I will protect your pensions. Nothing about your pension is going to change when I am governor. - Chris Christie, "An Open Letter to the Teachers of NJ" October, 2009

Thursday, March 18, 2021

Lakewood, NJ: Where Public Schools Are Left To Wither, Part III

 Here are the other parts of this series:

- Part I

- Part II

What happens when a majority of citizens rejects its own public schools? We need look no further than Lakewood, NJ -- a town that I contend is an object lesson in the consequences of school privatization. Again, I believe at least three things will happen when public schools are left to wither, as they have been in Lakewood:

  1. When a large part of a community abandons its public schools, chaos ensues and accountability dissolves.
  2. Segregation is the inevitable consequence of school privatization.
  3. Educators will be disrespected in a community that does not support its public schools. 
Regarding point #2: in the last post I showed definitively that Lakewood's public and private school populations are highly segregated. In this post, let's spend some time discussing point #1.

I'll note first that, as I've written before, there are plenty of examples of corruption and malfeasance in districts where the majority of children attend the public schools. And the problems with private schools enrolling special needs students in New Jersey have been well documented

But one of Lakewood's private schools had, according to the verdict of a jury, taken things to a new level (all emphases mine):

2/27/19: NEW BRUNSWICK - The founder of a Lakewood special education school is guilty of money laundering and misconduct by a corporate official, but not guilty of corruption involving public funds, a jury said Wednesday after deliberating for about 20 hours over four days.

The jury's mixed slate of verdicts expose Rabbi Osher Eisemann, founder of the School for Children with Hidden Intelligence, to possible prison time of five to 10 years, according to prosecutors. He was acquitted of three charges, including the most serious count brought against him: First-degree corruption of public resources, which carried a prison term of at least a decade. 

Eisemann left a courtroom Wednesday afternoon surrounded by supporters and family members, who have occupied courtroom benches throughout the trial. He smiled as he thanked his defense team, which declared victory shortly after the verdicts were announced.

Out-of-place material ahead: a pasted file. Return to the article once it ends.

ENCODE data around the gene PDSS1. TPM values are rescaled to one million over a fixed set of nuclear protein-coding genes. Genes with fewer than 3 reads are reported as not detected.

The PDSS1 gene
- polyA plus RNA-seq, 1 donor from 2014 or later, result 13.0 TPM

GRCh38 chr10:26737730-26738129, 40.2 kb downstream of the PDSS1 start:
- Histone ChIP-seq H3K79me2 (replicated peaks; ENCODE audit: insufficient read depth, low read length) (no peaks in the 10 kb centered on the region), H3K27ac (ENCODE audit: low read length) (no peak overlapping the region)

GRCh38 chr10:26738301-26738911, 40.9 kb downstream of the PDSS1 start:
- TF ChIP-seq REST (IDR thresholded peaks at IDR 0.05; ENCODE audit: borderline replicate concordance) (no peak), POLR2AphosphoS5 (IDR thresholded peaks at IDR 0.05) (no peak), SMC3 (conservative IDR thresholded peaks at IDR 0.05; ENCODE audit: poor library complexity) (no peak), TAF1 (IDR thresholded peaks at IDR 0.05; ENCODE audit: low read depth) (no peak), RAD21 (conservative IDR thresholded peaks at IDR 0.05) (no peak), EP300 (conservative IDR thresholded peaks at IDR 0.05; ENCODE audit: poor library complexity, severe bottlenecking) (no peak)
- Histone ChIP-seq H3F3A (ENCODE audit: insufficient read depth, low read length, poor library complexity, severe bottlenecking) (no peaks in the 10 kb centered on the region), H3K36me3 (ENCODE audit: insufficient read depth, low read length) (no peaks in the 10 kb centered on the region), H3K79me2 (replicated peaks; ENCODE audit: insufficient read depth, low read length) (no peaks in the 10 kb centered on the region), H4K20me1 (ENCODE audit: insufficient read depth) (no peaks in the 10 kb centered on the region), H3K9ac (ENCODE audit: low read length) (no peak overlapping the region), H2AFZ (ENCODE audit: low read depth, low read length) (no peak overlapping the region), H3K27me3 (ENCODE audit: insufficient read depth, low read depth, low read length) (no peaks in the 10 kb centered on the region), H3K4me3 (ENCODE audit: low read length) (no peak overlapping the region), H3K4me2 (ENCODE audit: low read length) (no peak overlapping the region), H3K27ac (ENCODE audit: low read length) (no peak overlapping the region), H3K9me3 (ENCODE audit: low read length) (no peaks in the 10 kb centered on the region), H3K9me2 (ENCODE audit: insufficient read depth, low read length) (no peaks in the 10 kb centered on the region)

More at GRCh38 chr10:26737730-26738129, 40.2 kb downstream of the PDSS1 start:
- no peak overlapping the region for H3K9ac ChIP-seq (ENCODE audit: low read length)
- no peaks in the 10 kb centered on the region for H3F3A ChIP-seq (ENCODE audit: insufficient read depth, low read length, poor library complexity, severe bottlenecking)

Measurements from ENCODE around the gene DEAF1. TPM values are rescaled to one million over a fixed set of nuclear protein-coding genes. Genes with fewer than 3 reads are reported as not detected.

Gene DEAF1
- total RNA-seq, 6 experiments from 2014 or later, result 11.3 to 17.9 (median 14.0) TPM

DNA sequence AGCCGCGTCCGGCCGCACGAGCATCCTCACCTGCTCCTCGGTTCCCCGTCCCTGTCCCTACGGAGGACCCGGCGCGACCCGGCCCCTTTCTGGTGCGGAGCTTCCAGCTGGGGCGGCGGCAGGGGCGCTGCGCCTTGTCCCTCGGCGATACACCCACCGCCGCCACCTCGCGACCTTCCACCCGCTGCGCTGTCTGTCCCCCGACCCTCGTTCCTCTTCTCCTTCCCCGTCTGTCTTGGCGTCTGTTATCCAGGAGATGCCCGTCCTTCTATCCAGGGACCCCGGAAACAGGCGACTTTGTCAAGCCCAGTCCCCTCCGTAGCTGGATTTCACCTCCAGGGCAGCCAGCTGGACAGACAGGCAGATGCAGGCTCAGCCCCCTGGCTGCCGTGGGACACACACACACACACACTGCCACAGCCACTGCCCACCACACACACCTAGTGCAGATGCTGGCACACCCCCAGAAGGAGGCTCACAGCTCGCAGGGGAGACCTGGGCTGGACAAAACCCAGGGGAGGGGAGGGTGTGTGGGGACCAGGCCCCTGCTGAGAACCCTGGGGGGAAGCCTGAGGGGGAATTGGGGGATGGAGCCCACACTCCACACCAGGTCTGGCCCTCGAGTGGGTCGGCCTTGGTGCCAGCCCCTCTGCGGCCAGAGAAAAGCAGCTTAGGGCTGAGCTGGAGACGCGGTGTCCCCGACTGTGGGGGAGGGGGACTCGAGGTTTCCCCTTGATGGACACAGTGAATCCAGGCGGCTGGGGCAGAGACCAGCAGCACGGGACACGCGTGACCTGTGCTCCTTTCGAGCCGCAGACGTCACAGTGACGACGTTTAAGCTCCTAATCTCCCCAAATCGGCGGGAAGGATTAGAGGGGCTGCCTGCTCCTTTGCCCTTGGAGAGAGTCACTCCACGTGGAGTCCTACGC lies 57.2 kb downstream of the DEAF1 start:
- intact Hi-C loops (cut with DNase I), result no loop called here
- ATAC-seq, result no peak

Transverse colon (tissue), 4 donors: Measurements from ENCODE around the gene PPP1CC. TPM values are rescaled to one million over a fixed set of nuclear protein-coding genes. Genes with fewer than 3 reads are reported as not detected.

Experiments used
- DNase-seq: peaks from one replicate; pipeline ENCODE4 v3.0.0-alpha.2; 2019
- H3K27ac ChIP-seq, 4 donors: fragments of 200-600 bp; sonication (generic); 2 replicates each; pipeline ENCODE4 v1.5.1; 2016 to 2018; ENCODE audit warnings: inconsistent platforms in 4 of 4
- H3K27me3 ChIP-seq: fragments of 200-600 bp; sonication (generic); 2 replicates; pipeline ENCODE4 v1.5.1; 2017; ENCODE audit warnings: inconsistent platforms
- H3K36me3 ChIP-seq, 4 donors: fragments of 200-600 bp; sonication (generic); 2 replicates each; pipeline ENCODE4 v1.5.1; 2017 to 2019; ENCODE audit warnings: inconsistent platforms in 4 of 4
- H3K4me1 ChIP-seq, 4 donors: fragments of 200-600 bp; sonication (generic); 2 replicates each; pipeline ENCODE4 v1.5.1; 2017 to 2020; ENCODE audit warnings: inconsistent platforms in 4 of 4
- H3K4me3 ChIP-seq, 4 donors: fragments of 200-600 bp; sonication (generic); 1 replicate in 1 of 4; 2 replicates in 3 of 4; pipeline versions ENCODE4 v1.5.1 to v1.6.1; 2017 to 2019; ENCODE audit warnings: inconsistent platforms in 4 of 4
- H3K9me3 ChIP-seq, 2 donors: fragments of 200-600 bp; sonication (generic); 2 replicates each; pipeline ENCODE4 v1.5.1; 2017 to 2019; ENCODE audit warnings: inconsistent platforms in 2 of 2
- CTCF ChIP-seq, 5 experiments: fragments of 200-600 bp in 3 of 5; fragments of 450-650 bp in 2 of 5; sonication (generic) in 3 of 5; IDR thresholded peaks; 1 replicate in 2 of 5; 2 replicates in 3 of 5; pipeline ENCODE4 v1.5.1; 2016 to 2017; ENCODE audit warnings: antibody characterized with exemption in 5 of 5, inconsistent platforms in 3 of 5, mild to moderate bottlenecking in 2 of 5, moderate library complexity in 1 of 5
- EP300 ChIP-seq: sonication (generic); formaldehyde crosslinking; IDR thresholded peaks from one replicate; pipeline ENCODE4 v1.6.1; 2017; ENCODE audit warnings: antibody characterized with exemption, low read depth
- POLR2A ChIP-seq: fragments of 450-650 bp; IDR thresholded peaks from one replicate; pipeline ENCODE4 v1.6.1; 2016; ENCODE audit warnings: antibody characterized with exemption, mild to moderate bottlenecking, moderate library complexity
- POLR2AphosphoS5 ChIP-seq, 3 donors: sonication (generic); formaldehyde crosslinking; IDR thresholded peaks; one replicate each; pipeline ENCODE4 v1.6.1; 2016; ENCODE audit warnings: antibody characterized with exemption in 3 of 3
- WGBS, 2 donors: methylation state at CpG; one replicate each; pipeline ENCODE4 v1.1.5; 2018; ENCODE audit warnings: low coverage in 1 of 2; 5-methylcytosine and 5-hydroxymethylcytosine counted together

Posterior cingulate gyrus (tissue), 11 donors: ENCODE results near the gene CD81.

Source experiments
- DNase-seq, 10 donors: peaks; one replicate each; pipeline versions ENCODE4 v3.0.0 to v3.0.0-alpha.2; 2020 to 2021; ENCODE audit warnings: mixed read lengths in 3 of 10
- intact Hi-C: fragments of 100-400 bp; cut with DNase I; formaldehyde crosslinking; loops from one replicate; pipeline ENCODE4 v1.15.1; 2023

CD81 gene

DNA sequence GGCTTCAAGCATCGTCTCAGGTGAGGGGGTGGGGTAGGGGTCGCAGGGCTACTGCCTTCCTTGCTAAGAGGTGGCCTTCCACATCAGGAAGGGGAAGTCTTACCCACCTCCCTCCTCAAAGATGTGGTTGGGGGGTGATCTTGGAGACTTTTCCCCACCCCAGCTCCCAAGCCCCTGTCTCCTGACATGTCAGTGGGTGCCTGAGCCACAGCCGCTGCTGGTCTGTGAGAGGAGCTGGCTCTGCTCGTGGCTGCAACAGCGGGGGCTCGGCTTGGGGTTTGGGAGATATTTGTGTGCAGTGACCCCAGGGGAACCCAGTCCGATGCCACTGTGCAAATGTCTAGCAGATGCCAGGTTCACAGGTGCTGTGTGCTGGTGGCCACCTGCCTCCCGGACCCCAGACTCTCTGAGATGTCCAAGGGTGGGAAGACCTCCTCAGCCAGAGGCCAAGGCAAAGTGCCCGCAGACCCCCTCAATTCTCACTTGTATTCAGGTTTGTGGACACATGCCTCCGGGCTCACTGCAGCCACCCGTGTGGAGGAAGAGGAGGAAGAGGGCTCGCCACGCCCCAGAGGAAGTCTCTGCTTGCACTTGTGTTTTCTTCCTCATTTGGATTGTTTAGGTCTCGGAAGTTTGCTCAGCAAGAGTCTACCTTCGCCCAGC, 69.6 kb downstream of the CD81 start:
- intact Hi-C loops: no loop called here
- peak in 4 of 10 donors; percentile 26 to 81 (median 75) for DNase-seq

"The reason you saw the defense team is enthusiastic overall about the verdict is this case is not about money laundering or misconduct by a corporate official," said Eisemann's lawyer, Lee Vartan. "This was about theft of public funds. The state made that clear in its multiple press releases, at every court appearance, in their opening statement, in their closing statement. And on theft of public funds, he was completely vindicated."

It turns out the defense team had reason to be optimistic

4/29/19: NEW BRUNSWICK - The founder of a Lakewood special education school will not go to prison, but will serve 60 days in jail and two years on probation for laundering $200,000 from the school, a judge here ruled Monday afternoon.

Rabbi Osher Eisemann, who founded the School for Children with Hidden Intelligence, must also pay a $250,000 fine, according to the sentence handed down by state Superior Court Judge Benjamin Bucca, sitting in Middlesex County. Eisemann will begin the jail term on July 1. 


"The defendant is many things," Deputy Attorney General Anthony Robinson said. "He is a builder, a nurturer and an educator. But he is not a victim. ... The defendant has led a great life but that does not exempt you from the law.”

But Bucca found even the minimum prison term, six years, would be a "serious injustice" in part based on Eisemann's work in special education. More than three dozen letters were sent to the judge in support of Eisemann, many of them outlining Eisemann's dedication to students at the school he started to help his own son. 

The prosecution was not happy with this ruling, however, and appealed the original sentence. The appellate judges, according to the Asbury Park Press, "...issued a scathing opinion saying the judge who sentenced him to probation for money laundering and misconduct ignored the law and a jury’s verdict." At last report, Eisemann's sentence is on hold as his attorneys appeal the latest ruling.